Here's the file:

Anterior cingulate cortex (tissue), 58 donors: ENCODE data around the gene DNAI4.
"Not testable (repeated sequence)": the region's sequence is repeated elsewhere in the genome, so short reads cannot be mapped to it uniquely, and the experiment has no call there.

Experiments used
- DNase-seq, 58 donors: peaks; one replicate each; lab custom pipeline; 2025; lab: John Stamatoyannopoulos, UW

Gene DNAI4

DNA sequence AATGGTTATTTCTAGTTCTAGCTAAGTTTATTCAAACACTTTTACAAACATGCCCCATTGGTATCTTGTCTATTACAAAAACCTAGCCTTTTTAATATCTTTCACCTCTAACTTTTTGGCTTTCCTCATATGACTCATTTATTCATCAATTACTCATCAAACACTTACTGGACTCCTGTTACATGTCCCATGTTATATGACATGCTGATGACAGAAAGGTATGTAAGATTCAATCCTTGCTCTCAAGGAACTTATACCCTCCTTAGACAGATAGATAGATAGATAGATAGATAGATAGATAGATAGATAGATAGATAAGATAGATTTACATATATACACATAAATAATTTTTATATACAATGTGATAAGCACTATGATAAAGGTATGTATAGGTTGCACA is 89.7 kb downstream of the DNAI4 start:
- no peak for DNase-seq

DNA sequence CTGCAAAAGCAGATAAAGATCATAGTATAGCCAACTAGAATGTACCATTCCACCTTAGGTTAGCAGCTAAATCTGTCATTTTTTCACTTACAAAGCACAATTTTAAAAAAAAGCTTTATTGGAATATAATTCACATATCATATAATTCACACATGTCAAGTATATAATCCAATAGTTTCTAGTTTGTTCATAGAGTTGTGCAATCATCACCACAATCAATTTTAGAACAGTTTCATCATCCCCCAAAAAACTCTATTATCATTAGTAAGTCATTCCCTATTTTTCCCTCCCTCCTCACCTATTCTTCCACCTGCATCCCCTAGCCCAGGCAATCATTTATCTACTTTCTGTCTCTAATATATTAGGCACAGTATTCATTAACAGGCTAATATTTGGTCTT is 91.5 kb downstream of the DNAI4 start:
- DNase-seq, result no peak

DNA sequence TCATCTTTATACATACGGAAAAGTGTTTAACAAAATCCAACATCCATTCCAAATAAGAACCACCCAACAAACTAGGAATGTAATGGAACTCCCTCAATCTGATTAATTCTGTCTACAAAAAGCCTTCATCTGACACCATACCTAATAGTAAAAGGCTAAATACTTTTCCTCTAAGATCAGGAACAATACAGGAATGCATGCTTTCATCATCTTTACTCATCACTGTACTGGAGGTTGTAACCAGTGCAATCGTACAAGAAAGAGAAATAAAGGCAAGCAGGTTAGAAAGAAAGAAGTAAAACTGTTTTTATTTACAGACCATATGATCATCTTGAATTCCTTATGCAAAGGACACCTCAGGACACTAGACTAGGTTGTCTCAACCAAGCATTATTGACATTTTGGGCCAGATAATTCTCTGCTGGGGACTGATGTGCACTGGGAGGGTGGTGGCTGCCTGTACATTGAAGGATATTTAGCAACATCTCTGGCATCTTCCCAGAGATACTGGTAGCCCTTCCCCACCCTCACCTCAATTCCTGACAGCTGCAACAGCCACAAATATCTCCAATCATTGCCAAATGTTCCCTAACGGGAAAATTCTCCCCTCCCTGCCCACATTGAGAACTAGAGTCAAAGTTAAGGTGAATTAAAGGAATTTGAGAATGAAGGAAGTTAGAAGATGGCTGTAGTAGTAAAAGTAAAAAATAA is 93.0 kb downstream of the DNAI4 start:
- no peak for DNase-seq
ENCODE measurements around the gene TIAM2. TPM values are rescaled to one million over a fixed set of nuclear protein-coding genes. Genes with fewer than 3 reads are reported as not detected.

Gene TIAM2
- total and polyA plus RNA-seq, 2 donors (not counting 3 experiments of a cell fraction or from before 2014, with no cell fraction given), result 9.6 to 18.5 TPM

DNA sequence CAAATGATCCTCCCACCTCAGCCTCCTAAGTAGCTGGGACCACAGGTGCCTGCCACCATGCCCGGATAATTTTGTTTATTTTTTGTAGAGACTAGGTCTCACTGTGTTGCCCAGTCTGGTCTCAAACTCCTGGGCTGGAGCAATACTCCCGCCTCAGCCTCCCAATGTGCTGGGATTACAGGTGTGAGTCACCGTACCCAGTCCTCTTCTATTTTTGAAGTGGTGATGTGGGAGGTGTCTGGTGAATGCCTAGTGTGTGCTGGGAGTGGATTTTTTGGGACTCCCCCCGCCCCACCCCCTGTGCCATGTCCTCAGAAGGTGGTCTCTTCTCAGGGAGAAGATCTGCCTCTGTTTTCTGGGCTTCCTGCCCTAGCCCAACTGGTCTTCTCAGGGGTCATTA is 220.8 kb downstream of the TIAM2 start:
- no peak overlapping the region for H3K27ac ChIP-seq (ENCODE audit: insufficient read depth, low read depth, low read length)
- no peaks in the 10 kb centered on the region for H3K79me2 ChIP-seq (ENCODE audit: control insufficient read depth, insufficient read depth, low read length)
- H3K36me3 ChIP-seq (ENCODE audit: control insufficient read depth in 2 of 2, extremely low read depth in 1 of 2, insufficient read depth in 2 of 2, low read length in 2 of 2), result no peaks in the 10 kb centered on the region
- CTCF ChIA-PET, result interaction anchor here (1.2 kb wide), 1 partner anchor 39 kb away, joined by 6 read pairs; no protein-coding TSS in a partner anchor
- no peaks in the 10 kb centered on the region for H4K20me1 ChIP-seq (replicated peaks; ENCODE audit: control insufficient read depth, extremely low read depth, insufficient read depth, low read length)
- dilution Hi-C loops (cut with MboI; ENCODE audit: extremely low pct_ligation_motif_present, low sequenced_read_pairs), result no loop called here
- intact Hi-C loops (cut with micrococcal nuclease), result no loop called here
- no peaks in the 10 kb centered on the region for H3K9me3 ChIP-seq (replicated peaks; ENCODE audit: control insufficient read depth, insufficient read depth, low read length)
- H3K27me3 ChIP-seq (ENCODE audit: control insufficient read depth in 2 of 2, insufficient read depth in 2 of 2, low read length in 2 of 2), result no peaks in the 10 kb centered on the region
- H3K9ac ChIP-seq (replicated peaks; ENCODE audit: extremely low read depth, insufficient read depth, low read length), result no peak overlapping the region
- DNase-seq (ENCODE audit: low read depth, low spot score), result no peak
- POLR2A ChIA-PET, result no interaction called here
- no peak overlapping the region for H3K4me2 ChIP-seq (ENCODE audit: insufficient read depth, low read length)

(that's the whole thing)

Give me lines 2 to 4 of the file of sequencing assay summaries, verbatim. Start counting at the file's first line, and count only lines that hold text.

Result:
"Not testable (repeated sequence)": the region's sequence is repeated elsewhere in the genome, so short reads cannot be mapped to it uniquely, and the experiment has no call there.

Experiments used
- DNase-seq, 58 donors: peaks; one replicate each; lab custom pipeline; 2025; lab: John Stamatoyannopoulos, UW